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From what I can see, most firewalls seem to focus on tcp and udp. Why is that? Is it impossible or at least very unlikely for malware to use other protocols/custom protocols?

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In order to use a different protocol, your program must be able to open a socket of that type.

Typically, only TCP and UDP sockets can be opened by non-system programs.

When you try to open e.g. an ICMP socket as non-root, that will simply fail. Also, even if you could, chances are the network stack will just not know what to do with your packets and drop them on incoming.

Nor will routers even route these packets to you.

So, there's no attack or exfiltration surface here, because someone able to open a non-TCP or UDP socket can typically also reconfigure the firewall running on the same computer.

Non-TCP or UDP packets are typically not forwarded by routers, so that's kind of an inherent "drop all" firewall. ICMP is an exception, but that being pretty well-covered by firewalls, too.

There's a few speciality protocols (SCTP comes to mind) that are in use but neither TCP nor UDP, but honestly, when you're configuring your computer to allow a non-superuser to open such sockets, you might as well add specific rules to your firewall to allow these packets through: you're likely operating a backbone network.

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  • Thanks for your answer! I am still not sure if I should discard this risk. I could imagine 1) a malware on the machine opens a tcp or udp socket, but then uses that socket to send data not on tcp or udp. 2) a malware can run as a superuser but is not targeting specifically the firewall. – DevShark Jan 18 at 1:28
  • @DevShark when you open a UDP or TCP socket, then you only have the freedom to define what's transported via UDP or TCP. And you only receive packets for the matching UDP or TCP socket in the other direction. Your fear therefore stems from a lack of understanding of how the layers of your network stack operate. If your malware is running as superuser, it's game over. Nothing to protect anymore. Again, sure, that malware can open an SCTP socket, and then send data that your router will simply discard. Again, there's nothing to do here. – Marcus Müller Jan 18 at 1:31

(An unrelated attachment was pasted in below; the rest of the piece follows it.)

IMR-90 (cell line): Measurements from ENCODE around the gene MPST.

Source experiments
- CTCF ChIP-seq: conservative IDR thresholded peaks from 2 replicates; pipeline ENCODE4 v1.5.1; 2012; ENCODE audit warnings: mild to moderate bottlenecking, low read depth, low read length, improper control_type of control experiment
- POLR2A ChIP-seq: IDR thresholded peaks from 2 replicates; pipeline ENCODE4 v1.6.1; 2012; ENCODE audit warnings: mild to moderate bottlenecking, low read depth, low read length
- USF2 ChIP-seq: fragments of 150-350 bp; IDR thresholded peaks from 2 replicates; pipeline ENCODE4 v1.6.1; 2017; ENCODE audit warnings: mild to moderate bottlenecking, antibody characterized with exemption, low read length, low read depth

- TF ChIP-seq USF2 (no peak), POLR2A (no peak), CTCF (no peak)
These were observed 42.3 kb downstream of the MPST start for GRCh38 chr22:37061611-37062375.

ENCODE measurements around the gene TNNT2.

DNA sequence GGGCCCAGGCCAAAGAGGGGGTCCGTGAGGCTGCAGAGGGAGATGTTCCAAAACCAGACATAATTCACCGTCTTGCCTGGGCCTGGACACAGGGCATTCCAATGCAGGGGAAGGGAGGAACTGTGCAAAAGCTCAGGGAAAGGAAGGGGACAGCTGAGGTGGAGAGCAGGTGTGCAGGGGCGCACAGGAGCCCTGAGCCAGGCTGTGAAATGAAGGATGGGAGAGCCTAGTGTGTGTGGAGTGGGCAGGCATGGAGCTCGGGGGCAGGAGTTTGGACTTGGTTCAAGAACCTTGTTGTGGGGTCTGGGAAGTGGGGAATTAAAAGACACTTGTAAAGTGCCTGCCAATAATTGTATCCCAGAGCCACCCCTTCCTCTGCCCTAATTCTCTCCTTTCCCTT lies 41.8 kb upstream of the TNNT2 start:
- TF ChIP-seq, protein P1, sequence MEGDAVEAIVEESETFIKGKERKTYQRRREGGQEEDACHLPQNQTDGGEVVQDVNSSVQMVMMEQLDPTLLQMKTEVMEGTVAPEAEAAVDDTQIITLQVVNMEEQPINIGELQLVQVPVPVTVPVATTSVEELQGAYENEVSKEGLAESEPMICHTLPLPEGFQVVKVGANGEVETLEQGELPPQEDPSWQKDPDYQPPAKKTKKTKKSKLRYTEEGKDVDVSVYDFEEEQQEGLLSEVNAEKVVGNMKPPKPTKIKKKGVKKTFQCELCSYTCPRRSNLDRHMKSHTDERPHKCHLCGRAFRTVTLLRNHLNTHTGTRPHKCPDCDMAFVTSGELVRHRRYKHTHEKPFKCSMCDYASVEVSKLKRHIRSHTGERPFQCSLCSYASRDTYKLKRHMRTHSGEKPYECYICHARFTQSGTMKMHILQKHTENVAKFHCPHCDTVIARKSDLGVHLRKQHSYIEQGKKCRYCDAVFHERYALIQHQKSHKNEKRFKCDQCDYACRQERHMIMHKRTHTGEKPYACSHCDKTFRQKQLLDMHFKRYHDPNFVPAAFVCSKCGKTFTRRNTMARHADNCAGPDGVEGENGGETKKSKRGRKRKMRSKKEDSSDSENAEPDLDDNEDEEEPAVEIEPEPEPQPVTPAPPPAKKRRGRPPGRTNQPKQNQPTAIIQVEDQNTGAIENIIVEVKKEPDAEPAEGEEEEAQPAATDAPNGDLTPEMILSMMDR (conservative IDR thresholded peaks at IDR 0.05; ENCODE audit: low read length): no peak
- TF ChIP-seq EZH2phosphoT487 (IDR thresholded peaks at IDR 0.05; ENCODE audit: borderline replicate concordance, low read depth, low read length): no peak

• I see, ok thanks. – DevShark Jan 18 at 7:09
  • "Nor will routers even route these packets to you" Do routers (true routers, not stateful firewalls) really check things above the network layer? – multithr3at3d Jan 18 at 15:24
  • @multithr3at3d well, by strict definition of the word routing, you're right, they're working a level below TCP; but, I really meant in the context of a system where a network is connected to the rest of the world through a router, that router kind of inherently gets the role of a firewall (it takes a kind of bigger network to demand for a separate firewall appliance) – Marcus Müller Jan 18 at 16:08
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Here’s the Cisco ASA “IP access-list extended” syntax when no ports or ICMP types are involved. You can specify a number from 0-255 in the “protocol-argument” to completely block that protocol.

access-list access_list_name [ line line_number ] extended { deny | permit } protocol_argument [ user_argument ] [_group_argument ] source_address_argument [ security_group_argument ] dest_address_argument [ log [[ level ] [ interval secs ] | disable | default ]] [ time-range time_range_name ] [ inactive ]

It is common to block IP-in-IP and IPv6-in-IPv4 and GRE in both directions to decrease the risk of unauthorized tunnels into an enterprise network.

The firewall also usually has a default “deny IP any any” applied to ingress traffic which blocks all IP protocols unless expressly permitted.

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